>>>>      the server. We need to prevent the switching of the clock source in
>>>>      case of misjudgment.
>>>>      Circumstances of misjudgment:
>>>>      if clocksource_watchdog is executed after 10sec, the value of wd_delta
>>>>      and cs_delta also be about 10sec, also the value of (cs_nsec- wd_nsec)
>>>>      will be magnified 20 times(10sec/0.5sec).The delta value is magnified.
>>> Yea, it might be worth calculating an error rate instead of assuming
>>> the interval is fixed, but also just skipping the check may be
>>> reasonable assuming timers aren't constantly being delayed (and it's
>>> more of a transient state).
>>> At some point if the watchdog timer is delayed too much, the watchdog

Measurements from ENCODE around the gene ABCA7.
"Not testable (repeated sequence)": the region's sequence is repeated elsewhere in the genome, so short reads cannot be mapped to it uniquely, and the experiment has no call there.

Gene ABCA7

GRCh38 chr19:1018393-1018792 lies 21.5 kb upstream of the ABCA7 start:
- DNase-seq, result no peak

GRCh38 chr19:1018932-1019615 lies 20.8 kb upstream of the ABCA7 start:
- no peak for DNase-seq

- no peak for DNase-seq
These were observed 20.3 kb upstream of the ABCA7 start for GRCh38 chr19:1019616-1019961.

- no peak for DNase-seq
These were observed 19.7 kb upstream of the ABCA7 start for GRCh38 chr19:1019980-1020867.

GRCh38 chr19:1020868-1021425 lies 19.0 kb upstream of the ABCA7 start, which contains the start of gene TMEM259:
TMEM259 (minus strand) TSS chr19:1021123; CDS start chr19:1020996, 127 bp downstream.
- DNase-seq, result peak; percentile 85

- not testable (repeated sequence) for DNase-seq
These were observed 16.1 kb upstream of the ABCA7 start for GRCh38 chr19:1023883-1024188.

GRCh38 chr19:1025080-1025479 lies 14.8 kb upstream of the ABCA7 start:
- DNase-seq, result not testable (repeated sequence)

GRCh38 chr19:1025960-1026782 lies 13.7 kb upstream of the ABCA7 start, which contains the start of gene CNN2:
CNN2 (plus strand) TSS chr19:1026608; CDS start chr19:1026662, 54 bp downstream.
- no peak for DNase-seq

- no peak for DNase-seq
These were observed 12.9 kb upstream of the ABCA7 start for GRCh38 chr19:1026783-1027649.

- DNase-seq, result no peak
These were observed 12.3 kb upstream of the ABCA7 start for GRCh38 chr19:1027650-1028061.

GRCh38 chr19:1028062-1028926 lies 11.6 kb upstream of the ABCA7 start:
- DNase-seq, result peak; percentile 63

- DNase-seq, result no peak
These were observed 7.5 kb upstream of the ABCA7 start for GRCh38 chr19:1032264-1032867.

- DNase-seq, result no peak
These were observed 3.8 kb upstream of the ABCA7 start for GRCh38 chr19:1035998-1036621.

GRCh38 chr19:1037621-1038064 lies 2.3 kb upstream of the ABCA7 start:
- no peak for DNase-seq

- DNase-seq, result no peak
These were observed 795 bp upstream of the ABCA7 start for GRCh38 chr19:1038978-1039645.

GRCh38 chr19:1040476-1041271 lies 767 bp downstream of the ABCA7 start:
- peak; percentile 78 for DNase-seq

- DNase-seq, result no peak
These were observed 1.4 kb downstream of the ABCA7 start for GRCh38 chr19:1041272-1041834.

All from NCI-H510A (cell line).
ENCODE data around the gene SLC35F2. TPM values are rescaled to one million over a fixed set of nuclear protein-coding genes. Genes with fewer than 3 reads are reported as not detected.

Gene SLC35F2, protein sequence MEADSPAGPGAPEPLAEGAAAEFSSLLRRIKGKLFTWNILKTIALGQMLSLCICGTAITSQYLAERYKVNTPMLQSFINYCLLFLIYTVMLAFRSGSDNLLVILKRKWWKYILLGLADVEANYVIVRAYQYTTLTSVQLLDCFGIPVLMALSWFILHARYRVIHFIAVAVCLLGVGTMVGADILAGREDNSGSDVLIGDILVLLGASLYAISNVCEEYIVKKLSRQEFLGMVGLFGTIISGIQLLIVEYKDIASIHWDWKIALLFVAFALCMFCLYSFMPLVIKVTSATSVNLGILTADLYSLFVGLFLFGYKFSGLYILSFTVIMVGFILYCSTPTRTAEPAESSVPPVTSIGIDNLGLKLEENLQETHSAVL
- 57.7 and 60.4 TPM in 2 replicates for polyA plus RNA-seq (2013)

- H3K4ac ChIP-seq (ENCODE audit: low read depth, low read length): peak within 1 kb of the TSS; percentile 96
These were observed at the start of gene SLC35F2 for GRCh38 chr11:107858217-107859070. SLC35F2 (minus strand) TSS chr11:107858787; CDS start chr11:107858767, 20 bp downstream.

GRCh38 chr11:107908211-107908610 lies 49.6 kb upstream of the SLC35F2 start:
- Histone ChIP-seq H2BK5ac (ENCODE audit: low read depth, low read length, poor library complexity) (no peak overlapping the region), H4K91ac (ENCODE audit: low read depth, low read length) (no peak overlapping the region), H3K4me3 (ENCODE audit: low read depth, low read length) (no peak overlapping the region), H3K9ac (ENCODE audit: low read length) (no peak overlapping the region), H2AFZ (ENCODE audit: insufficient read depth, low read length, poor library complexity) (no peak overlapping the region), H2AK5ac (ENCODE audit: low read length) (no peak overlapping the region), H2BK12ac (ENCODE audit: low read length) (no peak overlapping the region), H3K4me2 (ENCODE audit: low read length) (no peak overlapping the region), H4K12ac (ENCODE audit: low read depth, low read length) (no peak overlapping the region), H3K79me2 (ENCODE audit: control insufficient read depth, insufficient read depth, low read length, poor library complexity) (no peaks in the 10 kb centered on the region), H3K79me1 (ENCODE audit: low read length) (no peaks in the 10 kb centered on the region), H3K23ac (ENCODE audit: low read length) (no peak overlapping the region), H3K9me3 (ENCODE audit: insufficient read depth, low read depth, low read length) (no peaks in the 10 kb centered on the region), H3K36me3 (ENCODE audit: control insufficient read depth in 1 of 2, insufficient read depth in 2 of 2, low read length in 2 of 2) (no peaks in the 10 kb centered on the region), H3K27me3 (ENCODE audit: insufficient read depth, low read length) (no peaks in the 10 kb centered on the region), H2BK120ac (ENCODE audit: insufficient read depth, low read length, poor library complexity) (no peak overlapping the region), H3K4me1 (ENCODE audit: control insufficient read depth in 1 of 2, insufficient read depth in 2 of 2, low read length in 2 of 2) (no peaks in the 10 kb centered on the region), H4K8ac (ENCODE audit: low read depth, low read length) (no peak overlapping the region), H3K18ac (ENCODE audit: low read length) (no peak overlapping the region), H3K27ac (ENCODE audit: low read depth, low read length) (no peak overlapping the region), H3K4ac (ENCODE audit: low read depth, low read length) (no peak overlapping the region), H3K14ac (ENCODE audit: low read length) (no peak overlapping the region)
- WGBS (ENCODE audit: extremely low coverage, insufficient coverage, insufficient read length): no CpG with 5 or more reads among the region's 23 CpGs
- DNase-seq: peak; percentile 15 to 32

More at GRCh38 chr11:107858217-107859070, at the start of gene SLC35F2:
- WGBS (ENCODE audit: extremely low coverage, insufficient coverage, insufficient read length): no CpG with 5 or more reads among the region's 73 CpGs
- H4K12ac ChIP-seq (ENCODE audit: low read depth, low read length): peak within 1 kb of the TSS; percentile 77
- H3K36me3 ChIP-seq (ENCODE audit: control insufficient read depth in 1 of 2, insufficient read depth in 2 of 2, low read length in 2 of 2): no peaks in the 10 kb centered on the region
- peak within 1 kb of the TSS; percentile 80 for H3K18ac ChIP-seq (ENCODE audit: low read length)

>> I mean the execution cycle of this function(static void
>> clocksource_watchdog(struct timer_list *unused)) has been delayed.
>>> hardware will fully wrap and one can no longer properly compare
>>> intervals. That's why the timer length is chosen as such, so having
>>> that timer delayed is really pushing the system into a potentially bad
>>> state where other subtle problems are likely to crop up.
>>> So I do worry these watchdog robustness fixes are papering over a
>>> problem, pushing expectations closer to the edge of how far the system
>>> should tolerate bad behavior. Because at some point we'll fall off. :)
>> Sorry,I don't seem to understand what you mean. Should I send your Patch
>> v2 ?
> Sending a v2 is usually a good step (persistence is key! :)